Finally with the commencement of the Indian Constitution on 26th of January, 1950, India severed all of its remaining ties with Britain thereby transforming itself into Indian Republic. Meaning that India, henceforth, would be governed by the popularly elected representatives in accordance with the Indian Constitution.
And this metamorphosis happened by the virtue of Article 395 of the Indian Constitution that repeals the Act along with the Act of 1935. It runs as:
The Indian Independence Act, 1947, and the Government of India Act, 1935, together with all enactments amending or supplementing the latter Act, but not including the Abolition of Privy Council Jurisdiction Act, 1949, are hereby repealed.
This provision, also, patently manifests that the contentions that the Act is the source of authority of the Indian Constitution is rather uncharitable. The intention of the founding fathers behind drafting the aforesaid provision was to declare that Indian independence was not the result of any legislation. It was not bequeathed upon the Indians but rather won by them. The British regime had realised that they could no longer suppress the Indian spirit through force and thus dilating the independence would be nothing but futile and counterproductive for the Britishers themselves. As a matter of fact, the Act was passed to stimulate the process of withdrawal of Britain from India.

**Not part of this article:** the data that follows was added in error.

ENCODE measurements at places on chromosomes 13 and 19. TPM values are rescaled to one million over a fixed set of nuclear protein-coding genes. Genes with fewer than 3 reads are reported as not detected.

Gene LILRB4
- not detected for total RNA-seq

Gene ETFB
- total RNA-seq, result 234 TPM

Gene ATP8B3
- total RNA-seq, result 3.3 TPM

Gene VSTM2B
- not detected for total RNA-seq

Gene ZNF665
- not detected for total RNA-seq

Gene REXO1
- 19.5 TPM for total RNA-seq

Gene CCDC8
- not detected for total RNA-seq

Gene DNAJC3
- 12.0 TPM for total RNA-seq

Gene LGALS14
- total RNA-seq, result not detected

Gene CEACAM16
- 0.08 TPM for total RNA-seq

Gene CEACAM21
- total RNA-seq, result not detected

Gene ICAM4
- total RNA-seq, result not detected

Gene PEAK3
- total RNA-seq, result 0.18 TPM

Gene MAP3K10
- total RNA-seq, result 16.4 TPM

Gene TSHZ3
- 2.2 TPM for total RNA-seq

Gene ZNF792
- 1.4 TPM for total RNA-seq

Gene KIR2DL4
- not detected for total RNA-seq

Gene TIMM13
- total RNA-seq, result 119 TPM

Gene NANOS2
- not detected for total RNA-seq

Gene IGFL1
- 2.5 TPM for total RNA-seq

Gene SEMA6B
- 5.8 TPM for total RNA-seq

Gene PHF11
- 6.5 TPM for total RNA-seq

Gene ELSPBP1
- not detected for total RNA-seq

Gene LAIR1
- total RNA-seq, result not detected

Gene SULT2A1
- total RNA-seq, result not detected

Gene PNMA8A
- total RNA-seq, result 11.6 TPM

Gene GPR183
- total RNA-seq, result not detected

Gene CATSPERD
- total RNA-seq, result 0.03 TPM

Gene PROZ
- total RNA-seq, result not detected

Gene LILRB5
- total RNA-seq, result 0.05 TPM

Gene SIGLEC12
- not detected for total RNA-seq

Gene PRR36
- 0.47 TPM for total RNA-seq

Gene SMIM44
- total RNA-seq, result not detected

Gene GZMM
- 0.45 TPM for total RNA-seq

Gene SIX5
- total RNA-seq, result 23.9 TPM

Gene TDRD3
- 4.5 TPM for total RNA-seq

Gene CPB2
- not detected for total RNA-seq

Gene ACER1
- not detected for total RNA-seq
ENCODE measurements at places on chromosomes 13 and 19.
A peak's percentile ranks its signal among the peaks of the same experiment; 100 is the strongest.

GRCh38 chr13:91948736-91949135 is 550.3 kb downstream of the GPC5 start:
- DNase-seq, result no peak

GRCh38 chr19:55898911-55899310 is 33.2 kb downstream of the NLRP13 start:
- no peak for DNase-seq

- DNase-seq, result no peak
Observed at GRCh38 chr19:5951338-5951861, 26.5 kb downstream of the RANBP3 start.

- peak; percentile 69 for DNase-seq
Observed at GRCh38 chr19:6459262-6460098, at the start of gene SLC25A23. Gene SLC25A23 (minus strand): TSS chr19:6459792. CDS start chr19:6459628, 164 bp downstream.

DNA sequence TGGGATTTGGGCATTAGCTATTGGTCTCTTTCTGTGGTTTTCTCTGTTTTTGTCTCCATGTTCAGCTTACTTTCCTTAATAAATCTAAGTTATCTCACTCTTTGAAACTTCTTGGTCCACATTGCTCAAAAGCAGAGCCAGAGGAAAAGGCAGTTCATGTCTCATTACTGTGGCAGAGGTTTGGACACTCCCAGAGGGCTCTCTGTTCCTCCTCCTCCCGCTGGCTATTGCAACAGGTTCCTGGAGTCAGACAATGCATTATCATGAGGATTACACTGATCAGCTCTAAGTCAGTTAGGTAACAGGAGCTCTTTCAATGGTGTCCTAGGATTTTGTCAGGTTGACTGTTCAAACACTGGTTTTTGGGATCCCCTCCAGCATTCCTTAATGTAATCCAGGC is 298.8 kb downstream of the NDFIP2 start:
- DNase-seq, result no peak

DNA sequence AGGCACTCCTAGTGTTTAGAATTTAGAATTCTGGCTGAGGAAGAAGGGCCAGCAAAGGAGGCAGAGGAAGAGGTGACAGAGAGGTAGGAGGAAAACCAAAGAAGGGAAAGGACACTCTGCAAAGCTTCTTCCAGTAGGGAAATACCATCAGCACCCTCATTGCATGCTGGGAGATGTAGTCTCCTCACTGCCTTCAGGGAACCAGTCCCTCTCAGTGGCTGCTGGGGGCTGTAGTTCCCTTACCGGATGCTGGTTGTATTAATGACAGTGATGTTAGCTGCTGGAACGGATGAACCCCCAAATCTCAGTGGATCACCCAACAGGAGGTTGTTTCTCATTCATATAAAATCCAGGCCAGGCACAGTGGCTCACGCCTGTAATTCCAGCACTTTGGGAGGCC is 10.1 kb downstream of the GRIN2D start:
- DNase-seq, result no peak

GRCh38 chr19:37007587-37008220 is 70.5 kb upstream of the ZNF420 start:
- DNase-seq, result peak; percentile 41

The British, however, left behind a divided, bloodstained India. The Act bifurcated India, as defined by the Act of 1935, into the separate dominions of India and Pakistan by distribution of territories inbetween.⁶
Section 311 of the Act of 1935 defined Indian territory to comprise of:
British India + Princely states under suzereinty of the Queen and such similar states as may the Queen include.
British India in turn comprised of: Governor’s Provinces (like Oudh, United Provinces) + Chief Commissioners Provinces (like Delhi, British Baluchistan).
Undivided India= British India + Princely States.